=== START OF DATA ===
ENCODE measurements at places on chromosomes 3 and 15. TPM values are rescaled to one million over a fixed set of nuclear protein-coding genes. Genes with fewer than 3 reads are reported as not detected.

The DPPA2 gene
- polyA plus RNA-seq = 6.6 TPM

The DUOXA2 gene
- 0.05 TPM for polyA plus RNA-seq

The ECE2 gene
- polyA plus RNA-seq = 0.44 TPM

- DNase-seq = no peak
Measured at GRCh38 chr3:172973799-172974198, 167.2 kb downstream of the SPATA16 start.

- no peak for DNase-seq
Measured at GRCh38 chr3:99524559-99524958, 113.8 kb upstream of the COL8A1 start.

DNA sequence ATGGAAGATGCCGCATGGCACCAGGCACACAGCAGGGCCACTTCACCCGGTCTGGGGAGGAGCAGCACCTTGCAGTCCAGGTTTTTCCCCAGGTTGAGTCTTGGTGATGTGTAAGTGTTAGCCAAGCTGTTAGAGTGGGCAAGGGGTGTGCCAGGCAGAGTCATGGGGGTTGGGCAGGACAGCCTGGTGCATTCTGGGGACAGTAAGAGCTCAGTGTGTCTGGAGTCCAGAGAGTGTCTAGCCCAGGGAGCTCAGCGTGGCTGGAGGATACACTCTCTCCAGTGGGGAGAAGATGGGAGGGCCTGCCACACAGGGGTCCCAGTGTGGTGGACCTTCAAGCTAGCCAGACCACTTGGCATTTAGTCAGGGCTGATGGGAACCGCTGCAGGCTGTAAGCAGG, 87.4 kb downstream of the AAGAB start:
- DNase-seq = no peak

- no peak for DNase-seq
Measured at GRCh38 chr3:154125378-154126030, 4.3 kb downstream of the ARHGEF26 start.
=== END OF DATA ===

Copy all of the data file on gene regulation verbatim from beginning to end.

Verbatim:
ENCODE measurements at places on chromosomes 3 and 15. TPM values are rescaled to one million over a fixed set of nuclear protein-coding genes. Genes with fewer than 3 reads are reported as not detected.

The DPPA2 gene
- polyA plus RNA-seq = 6.6 TPM

The DUOXA2 gene
- 0.05 TPM for polyA plus RNA-seq

The ECE2 gene
- polyA plus RNA-seq = 0.44 TPM

- DNase-seq = no peak
Measured at GRCh38 chr3:172973799-172974198, 167.2 kb downstream of the SPATA16 start.

- no peak for DNase-seq
Measured at GRCh38 chr3:99524559-99524958, 113.8 kb upstream of the COL8A1 start.

DNA sequence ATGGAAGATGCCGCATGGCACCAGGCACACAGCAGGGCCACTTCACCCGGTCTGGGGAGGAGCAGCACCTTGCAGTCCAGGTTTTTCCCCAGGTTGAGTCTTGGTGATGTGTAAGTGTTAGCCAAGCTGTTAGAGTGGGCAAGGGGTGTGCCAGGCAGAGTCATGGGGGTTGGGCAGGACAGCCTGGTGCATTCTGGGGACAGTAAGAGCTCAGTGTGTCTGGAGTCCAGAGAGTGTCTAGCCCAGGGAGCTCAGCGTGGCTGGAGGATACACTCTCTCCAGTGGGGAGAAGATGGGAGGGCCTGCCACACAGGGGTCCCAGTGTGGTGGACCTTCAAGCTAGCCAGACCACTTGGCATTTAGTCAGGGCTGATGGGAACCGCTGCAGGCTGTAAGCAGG, 87.4 kb downstream of the AAGAB start:
- DNase-seq = no peak

- no peak for DNase-seq
Measured at GRCh38 chr3:154125378-154126030, 4.3 kb downstream of the ARHGEF26 start.